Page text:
Tuesday, May 20, 2008

Managing EMail - Policy and Practical Options

The panel started off with the David Spade Blackberry Intervention video.

Everyone agreed that we have attorneys like this who need an intervention. But is it a technology problem or a business process problem?

The emphasis is on records management of which email management is a part. One panelists played an internal video showing the dangers of not having good records management for physical records or electronic records.

One firm had a 90 day email retention problem. The email needs to be filed into the email repository within 90 days or it gets deleted. The key is to have the business policy of email retention and then have the technology enforce the policy. Archiving email just defers the problem. They started by deleting emails more than 2 years old, then one year old and then tighter and tighter. The panelist created a legacy email library in iManage. The library is only available to records and not to attorneys. Just in case there was a legitimate need to pull back one of those emails. Those emails are then subject to a ten year retention. They uses Out IM from DocAuto to move the email. The key to success was treating it as a business problem, not as a technology problem. The risk management focus was the strongest selling point.

The other panelist is stuck with the firm not being able to come up with a document retention policy. Then the email overload is a technology problem. They had migrated from a Lotus Notes to an Exchange/Outlook environment. One person had 90,000 messages in his Notes inbox and another with a 20GB inbox in Notes. Those crushed Exchange and Outlook. The push was to move emails out of the inbox and into client/matter folders. Those folders are intended to be a precursor to an email management process. The email system was a de facto document management system. His attorneys also wanted to have all their emails available when portable.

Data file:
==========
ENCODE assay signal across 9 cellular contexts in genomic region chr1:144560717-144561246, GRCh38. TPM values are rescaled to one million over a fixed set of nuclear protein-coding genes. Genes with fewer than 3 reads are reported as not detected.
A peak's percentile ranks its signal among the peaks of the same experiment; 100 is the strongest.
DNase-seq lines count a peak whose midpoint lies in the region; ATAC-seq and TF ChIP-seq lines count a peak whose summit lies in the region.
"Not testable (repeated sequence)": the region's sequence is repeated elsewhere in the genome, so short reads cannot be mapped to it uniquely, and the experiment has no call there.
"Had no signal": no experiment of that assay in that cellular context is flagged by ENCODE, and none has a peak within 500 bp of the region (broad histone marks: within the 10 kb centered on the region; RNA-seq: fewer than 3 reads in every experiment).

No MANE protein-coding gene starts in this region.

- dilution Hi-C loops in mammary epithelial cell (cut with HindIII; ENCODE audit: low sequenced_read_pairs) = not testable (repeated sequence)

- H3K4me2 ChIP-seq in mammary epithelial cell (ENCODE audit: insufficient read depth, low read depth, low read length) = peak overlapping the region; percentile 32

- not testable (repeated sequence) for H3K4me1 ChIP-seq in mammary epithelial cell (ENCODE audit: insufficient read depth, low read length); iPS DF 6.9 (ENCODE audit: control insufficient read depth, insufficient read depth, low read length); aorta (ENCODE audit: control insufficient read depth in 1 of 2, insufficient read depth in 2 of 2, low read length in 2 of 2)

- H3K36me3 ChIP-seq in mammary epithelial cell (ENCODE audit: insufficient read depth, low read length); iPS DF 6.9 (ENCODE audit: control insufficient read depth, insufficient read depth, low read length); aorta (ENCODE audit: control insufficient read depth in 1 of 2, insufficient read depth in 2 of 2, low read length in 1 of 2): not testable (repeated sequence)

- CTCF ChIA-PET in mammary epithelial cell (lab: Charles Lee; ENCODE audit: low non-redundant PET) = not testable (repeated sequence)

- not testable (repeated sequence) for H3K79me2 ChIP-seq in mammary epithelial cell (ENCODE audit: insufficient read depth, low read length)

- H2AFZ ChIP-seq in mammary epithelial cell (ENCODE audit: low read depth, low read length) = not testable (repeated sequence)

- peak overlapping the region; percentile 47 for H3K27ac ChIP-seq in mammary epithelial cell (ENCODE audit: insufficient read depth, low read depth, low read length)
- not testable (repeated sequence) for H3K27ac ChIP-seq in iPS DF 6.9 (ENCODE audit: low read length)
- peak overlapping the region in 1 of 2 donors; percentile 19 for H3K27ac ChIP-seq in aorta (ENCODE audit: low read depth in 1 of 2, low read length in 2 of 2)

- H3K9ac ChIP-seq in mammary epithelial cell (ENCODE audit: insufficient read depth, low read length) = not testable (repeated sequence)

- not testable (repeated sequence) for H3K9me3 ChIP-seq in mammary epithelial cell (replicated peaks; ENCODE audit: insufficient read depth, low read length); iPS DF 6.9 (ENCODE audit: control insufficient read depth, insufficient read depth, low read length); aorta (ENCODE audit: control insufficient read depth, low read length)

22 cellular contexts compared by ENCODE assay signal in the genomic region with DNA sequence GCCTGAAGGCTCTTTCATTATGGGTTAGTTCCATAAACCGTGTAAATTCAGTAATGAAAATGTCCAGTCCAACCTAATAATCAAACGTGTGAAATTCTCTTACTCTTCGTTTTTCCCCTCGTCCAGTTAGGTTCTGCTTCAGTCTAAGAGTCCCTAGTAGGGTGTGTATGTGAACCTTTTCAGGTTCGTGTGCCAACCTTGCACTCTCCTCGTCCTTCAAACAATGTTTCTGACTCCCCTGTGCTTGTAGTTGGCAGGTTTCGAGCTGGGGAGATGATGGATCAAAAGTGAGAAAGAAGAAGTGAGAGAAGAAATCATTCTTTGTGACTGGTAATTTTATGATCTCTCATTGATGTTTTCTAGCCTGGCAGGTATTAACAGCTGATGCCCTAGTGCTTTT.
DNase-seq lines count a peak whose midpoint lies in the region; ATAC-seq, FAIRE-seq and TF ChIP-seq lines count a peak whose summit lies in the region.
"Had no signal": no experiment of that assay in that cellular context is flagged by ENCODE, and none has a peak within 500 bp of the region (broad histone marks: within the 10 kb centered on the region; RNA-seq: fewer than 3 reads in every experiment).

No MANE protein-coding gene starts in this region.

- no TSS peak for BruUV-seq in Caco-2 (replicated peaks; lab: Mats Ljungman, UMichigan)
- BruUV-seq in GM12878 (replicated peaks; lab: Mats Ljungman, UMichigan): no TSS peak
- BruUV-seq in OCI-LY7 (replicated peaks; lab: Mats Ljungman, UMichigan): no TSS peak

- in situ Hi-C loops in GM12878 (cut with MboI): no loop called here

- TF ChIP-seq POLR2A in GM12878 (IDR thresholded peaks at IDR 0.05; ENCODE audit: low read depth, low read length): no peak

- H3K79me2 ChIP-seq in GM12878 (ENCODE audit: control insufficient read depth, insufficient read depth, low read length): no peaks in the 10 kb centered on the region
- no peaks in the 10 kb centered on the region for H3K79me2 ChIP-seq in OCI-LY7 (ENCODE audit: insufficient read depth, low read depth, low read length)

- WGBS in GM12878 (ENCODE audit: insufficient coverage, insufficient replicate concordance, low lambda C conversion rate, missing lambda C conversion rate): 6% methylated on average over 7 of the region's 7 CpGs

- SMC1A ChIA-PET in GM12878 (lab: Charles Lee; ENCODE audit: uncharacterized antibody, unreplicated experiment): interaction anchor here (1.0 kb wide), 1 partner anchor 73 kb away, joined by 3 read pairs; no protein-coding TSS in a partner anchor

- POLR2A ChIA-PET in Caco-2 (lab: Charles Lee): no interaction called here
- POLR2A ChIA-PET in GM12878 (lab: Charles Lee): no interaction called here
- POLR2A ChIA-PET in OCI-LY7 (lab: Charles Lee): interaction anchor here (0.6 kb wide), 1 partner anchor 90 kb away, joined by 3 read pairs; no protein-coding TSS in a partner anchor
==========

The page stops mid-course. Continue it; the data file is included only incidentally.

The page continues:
One battle that both panelists had is the push back from attorneys and management that "disk space is cheap!"

One panelist automatically archived email that was over 90 old. They also archived any email over a certain size limit. The archiving allowed them to manage the mailbox size and deal with the technology problems. He found that the firm disclaimers and 230 circular disclaimers ended up taking up a lot of space. He also noticed that the flow of emails is still increasing.

One issue that both panelists mentioned was not just the file size, but the item count in the main outlook boxes. Outlook has a problem when there is more than 5,000 items in a top level folder. The calendar is a particular problem. [I am a diligent filer and got caught with having too many items in my calendar.]

The panel then addressed the benefits to the attorneys. One reason is to make it easier to find the email. The huge inboxes cause slow performance and increases the likelihood to bring the system down. An audience member brought up the collaboration benefit of sharing email. It seems you need a carrot and stick to get email filing. Some will respond to the fear and some will respond to the benefits.

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